Homily – October 24

We’ve just listened to another great parable of Jesus. We can just imagine these two men approaching the temple. We can wonder what was it that brought them to this house of God, this house of prayer. We can just hear the Pharisee singing his own praises. He was a faithful Jew. He kept the law and was faithfully observant; he fasted on the days commanded, he supported the temple financially with his tithing. He felt good about himself. He was sure God was pleased with his way of life. He topped off his litany of self praise by thanking God he was not like other people, people he listed as thieves, rouges and adulterers. He was especially grateful he had nothing in common with that tax collector hanging around the back of the temple.

The tax collector knew his place. He kept his distance. He knew the alienation his sins created between himself and God. He knew the alienation his job as tax collector had caused between himself and his fellow Jews. Rather than wallowing in his own guilt and shame he focused on the God who created him and asked to be recreated by his merciful God. Like the sinful King David of long ago he said, ‘what is evil in your sight I have done, against you alone have I sinned and my sin is always before.” He humbly asked God,’ create in me a clean heart and put a steadfast spirit within me.’ Without lifting his eyes to heaven he begged God to fill the emptiness of his soul with God’s life and love.

When we look at the Pharisee and the tax collector we have to admit both these men were telling the truth. The Pharisee was observant to a fault and the tax collector was a crook.

But it was their attitudes that separate them one from the other. The Pharisee was basically telling God,’ you owe me’. Look how faithful I’ve been to the law and the observances. You should be proud of me. See how different I am from that scum of a tax collector back there. Thank God he knows his place and kept out of my space. The attitude of the tax collector is far removed from that of the Pharisee. With nothing to brag about, nothing to say in his favor he keeps his eyes lowered, beats his breast and makes the simple request, ‘Lord be merciful to me a sinner’. He came to the temple to praise God, the Pharisee was there to praise himself.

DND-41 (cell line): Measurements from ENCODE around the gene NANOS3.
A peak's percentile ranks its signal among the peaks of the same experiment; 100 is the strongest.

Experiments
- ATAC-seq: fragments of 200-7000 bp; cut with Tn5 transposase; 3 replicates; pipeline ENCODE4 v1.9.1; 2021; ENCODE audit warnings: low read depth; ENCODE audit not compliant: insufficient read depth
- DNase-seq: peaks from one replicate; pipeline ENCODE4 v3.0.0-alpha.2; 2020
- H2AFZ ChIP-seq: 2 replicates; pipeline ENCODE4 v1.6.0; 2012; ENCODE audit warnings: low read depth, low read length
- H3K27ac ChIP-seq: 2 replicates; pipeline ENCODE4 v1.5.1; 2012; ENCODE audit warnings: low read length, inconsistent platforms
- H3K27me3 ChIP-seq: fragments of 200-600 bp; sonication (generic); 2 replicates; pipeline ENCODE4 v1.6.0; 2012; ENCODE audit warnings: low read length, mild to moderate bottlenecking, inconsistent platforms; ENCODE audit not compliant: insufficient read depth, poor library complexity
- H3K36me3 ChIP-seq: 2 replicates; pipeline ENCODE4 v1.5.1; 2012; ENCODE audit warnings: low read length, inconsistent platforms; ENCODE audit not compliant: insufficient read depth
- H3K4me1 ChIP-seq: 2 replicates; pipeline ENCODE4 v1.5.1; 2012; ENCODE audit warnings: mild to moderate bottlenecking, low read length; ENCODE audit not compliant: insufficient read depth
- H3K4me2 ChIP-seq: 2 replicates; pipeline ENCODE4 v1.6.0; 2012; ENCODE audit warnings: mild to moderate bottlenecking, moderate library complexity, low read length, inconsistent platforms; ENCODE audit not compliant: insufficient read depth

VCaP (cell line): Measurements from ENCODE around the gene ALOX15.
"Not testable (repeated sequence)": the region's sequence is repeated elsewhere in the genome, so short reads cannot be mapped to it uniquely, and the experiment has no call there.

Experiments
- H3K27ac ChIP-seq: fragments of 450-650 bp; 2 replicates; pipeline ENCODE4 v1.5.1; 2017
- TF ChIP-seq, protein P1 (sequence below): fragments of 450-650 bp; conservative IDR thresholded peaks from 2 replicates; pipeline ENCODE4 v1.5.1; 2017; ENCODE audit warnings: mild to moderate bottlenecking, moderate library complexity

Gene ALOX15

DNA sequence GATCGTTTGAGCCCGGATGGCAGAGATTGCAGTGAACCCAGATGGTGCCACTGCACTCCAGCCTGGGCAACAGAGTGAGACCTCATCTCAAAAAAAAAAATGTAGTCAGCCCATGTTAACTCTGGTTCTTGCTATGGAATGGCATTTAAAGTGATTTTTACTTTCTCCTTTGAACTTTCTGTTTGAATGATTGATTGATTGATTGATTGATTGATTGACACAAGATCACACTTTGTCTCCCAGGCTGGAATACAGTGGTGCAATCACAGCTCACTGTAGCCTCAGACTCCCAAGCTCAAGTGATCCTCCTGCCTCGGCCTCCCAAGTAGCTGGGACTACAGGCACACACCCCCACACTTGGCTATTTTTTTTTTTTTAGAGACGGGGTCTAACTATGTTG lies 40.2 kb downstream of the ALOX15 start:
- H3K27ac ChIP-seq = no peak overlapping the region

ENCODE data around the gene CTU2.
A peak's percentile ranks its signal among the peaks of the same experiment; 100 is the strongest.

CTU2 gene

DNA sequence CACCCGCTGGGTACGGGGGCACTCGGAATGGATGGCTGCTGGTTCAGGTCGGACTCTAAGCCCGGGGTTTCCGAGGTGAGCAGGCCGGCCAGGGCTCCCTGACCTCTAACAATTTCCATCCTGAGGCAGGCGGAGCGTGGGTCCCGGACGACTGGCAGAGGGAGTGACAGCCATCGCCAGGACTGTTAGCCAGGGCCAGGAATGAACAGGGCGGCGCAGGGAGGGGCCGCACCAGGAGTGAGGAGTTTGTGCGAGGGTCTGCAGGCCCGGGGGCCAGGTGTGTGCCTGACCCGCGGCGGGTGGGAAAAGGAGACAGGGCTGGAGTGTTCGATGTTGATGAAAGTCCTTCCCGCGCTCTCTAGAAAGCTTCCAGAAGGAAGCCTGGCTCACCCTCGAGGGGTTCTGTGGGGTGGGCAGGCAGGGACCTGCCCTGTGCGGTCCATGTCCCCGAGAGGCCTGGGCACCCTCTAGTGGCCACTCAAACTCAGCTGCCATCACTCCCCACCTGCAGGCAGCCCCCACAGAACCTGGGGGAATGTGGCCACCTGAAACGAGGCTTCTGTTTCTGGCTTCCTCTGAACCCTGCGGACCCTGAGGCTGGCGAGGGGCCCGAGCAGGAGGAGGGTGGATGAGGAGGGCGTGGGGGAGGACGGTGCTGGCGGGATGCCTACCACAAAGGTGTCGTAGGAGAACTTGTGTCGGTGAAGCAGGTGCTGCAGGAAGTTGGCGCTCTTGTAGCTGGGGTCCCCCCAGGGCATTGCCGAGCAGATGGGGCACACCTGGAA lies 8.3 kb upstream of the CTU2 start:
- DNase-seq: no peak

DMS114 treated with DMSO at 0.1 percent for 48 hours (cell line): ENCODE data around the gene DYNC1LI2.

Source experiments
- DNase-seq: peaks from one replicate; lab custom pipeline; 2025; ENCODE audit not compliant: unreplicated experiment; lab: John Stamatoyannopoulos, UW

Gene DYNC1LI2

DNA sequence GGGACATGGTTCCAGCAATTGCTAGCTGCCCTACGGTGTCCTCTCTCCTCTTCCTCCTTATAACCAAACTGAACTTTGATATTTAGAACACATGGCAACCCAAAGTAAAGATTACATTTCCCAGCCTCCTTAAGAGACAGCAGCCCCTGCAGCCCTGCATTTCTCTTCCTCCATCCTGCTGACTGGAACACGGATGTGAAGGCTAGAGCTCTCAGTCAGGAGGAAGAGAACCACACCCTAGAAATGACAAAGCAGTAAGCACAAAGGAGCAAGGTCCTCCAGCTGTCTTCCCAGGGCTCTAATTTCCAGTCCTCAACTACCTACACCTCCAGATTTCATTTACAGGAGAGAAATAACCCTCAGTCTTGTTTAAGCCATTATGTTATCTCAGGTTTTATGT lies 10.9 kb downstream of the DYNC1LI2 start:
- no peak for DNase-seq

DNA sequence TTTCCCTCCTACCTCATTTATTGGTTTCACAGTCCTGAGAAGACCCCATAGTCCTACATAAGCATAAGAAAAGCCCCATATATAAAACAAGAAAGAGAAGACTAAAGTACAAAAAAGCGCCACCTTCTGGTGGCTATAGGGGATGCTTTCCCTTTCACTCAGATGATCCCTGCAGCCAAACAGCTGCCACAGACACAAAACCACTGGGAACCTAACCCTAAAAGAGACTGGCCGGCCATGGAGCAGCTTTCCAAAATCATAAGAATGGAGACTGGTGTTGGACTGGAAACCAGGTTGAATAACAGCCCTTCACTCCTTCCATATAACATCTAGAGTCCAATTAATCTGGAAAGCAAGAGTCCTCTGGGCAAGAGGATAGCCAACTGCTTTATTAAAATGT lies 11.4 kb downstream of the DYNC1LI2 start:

One of the annoying aspects of this parable is the boast of the Pharisee that he is not like the rest of those present in the Temple that day. From the heights of his self proclaimed holiness he saw himself as the real Jew, the true Jew. Looking around he saw himself surrounded by lesser men, rouges, thieves, adulterers and a tax collector. We have variations of that mentality in our world today. We have the real Christians, the real Catholics, the real Jews, and the real Muslims. There is such arrogance to their claims as they set themselves up as standard bearers of the truth. Each in their own way is thanking God they are not like the rest of us.

When we come here on a Sunday to praise and thank God for God great kindness toward us, when we come to place before Him our fears of growing old, our anxieties about family issues, our concerns about our health, our job security, our worry about what the future holds for us, our sense of failure when we see our next generation estranged from the family of the church, when we kneel or sit and think about the joys and struggles of our lives, if we find ourselves wondering why other people are here, why they are going to Holy Communion, our only question should be, ‘why am I here?’ May none of us look around at anyone else and say those horrible words, ‘thank God I’m not like them.’

Remember we are a gathering of good people, good but struggling people, people who haven’t always lived up to our best. As I’ve said before we are gathering of sinners struggling to be saints. At this holy exchange of gifts we call the Eucharist, when we hear those ageless words of Jesus spoken by the priest – this is my body, take and eat, this is my blood, take and drink – we can reply from the depths of our hearts – this is my body, this is my blood, this is me blessed with so many of your blessings, wounded by so many of my self-inflicted wounds. Take Lord, receive.

As we continue to celebrate this Eucharist together may we make our own the opening prayer of the Mass – may we do with loving hearts what you ask of us knowing that some days we’ll win and some days we’ll lose but that you will always accept the gift of self we offer you at this Mass and at every Mass.